• Curtis Hill (Republican), former Indiana attorney general: “I certainly applaud the General Assembly’s approach to studying the issue. That’s what we need to do. When you’re talking about tax, you have to look at a comprehensive review of what it is that we have government for. That’s the first point. We have government doing things that it shouldn’t be doing, so we need to shrink the size of the movement and identify our ways of increasing revenue. Across the board, taxation is an issue that … who here wants to pay any more taxes than we’re paying to find out? Well, we need to make sure that we’re providing services that are necessary. One of the things that we can immediately do is repeal the gas tax that was put in place just a few years ago and has generated lots of revenue but it has taken money directly out of the pockets. We can go back to the 2018 levels and right away we can save 16 cents per gallon every time you fill up with the tank. That’s a small step in the right direction. Overall we need a comprehensive review of what we want government to do and how we pay for it.”
  • Jennifer McCormick (Democrat), former Indiana superintendent of public instruction: “Yes, I agree with a revamp of our taxing system, but also, it’s about not just how we’re getting in our revenue. It’s about our expenditures that impacts that. Yes, we need to fix our gas tax. Yes, we need to look at income tax. But here’s the thing: There are hidden taxes we’re not having the conversation about. We can applaud ourselves. For the last 20 years the Republicans had their chance. They said we’re keeping all these taxes down. You go ask local people what’s happening with school referendums. You go ask them what’s happening with some of these hidden taxes that are sneaking up on people, and we’re not having that conversation. That is happening because the system we have built is not paying attention to our expenditure priorities. Education is over half of the state budget. I know I was responsible for it – $9 billion at the time, it’s over 10 billion now. Let’s talk about where those dollars are going to understand best what we need to do with that revenue flow of tax reform. But absolutely we need to do something but Republicans have had their chance. They’ve had 20 years.”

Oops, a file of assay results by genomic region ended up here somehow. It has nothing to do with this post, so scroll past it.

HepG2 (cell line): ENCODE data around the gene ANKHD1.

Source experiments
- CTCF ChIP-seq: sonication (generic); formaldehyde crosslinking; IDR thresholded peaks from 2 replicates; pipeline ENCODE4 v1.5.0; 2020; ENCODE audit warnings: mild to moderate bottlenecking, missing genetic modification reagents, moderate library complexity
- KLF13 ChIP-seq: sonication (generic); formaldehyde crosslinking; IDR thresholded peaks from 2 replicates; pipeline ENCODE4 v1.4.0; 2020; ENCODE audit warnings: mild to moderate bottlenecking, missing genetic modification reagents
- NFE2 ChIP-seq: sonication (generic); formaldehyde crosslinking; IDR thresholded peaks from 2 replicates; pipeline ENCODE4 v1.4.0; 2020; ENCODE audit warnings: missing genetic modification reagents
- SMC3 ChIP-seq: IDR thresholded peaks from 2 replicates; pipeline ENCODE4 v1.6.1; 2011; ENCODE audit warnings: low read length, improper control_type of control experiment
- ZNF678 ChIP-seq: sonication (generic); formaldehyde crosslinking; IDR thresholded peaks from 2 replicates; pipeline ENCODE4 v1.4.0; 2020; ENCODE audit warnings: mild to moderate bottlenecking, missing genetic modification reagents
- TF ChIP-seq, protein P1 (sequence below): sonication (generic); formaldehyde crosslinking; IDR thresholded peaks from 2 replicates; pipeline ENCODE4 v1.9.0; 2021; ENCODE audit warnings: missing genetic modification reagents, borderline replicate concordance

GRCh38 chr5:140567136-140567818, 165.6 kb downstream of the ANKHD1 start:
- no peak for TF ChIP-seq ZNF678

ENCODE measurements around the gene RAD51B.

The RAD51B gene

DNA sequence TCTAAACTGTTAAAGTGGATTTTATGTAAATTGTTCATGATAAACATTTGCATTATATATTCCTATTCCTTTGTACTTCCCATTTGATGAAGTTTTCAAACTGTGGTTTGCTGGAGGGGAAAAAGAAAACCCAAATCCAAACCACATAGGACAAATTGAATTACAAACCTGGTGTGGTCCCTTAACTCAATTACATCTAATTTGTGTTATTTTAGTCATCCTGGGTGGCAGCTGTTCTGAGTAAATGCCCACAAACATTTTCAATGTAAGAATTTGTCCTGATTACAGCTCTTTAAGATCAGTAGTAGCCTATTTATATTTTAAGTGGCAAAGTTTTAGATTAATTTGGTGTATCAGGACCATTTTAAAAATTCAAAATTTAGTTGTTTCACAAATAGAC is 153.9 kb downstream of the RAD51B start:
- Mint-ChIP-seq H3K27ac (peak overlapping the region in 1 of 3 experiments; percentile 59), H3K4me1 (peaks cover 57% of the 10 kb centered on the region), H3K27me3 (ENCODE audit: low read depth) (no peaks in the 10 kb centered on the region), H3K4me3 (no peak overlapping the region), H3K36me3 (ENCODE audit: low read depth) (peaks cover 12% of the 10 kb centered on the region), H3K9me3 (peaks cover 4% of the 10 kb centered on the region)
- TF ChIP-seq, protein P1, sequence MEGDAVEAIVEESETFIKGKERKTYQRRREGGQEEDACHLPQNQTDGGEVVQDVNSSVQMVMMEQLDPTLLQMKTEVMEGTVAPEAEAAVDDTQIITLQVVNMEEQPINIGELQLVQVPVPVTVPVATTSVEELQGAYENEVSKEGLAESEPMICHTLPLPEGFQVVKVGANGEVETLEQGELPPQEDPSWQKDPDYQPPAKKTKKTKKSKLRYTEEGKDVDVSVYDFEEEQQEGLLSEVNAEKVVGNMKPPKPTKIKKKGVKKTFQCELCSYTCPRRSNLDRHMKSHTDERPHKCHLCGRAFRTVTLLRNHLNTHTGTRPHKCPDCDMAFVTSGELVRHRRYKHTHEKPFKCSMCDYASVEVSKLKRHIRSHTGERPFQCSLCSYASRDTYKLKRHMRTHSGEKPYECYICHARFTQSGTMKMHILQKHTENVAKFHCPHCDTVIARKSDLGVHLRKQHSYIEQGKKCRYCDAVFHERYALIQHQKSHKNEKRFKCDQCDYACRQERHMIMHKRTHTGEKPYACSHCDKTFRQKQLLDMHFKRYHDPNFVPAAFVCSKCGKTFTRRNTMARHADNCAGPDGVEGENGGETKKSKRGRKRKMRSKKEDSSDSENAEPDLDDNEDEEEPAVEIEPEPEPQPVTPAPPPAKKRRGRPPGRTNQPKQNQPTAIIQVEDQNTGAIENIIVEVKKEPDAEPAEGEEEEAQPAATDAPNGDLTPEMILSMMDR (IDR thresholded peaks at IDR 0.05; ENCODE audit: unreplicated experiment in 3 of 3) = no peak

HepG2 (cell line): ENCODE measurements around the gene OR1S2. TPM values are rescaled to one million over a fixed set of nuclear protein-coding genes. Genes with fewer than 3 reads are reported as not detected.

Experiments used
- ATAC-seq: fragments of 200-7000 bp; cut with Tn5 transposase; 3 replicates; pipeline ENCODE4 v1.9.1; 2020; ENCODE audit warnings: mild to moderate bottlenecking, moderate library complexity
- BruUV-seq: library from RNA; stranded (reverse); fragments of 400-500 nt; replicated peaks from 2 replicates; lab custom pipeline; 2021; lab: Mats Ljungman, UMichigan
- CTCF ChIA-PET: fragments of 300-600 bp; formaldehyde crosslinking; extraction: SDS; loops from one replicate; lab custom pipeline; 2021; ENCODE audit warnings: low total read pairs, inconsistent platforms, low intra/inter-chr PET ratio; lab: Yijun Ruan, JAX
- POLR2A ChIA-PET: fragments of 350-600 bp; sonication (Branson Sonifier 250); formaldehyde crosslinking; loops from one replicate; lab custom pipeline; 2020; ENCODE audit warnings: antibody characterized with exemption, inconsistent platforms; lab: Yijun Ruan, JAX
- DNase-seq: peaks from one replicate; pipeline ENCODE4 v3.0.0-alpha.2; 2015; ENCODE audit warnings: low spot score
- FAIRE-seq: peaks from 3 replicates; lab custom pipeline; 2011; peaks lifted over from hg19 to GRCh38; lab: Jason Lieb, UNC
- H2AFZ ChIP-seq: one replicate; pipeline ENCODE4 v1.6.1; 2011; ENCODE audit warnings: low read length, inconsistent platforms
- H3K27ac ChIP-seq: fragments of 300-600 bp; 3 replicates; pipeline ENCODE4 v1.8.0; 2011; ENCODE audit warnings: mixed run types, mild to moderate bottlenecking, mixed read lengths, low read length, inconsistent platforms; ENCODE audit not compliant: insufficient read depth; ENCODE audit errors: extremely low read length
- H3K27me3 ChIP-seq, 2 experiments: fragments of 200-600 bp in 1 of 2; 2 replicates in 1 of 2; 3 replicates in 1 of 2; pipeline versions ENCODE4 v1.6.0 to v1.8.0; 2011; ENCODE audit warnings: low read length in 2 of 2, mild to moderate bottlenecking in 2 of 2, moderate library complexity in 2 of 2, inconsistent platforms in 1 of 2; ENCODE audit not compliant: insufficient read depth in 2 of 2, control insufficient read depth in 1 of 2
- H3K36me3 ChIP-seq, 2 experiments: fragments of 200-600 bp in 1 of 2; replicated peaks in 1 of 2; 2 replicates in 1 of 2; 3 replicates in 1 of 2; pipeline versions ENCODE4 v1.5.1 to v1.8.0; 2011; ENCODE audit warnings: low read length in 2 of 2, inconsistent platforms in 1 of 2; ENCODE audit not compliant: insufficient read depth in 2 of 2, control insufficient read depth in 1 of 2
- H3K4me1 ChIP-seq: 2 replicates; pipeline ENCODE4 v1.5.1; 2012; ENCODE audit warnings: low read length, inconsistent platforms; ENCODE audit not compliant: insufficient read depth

• Donald Rainwater (Libertarian), project manager and software engineer: “Calvin Coolidge said that if you collect more revenue than you need to run the government, it’s legalized robbery…. We need to get rid of the state income tax. We need to put a real cap, not a red herring on our property taxes. We need to do away with all of these. You pay a sales tax. How many of you have business property that you bought and you paid sales tax when you bought it but now you paid excise tax or use tax on it? We’re getting taxed to death. I don’t care whether we’re better than 40 other states. We’re not No. 1, we’re not good enough. And the reality is, not only did I sign the taxpayer protection pledge to say that I’ll veto and oppose any effort to raise taxes but I have pledged that I will veto any state budget that adds one more dollar of spending over what the budget is right now.”
  • Jamie Reitenour (Republican), mother of five: “Taxes are a hard conversation. Indiana is not one-size-fits-all, and that’s really the issue. When you look at Indiana, you’ve got your small towns, you’ve got your cities, you’ve got some that own homes, you’ve got some that don’t. So, this is a hard conversation. It’s not as easy as ‘ax the tax.’ I can tell you that right now, we’re taking a real look at property taxes. That’s what we hear on the ground. We believe that there’s an open door there to have a conversation as to whether or not we would eliminate property tax. A huge conversation, obviously. But it could be something that we put on the table because we see that there are ways, when we look at our economy right now and what the budget is, that we can cut out some of the fraud, waste and abuse and maybe do something really, really important like get rid of property taxes. The other side of the coin is that people 65 and older don’t pay property taxes. We also talked about fixed rate of property taxes when you move into your home. So, we lean more into the property taxes than we do the income tax, and that would be our position.”

The primary election will be May 7 .The deadline for voter registration is April 8. Early voting begins next week. To check your registration status, visit indianavoters.in.gov.

Related Content: Small Business News | Indiana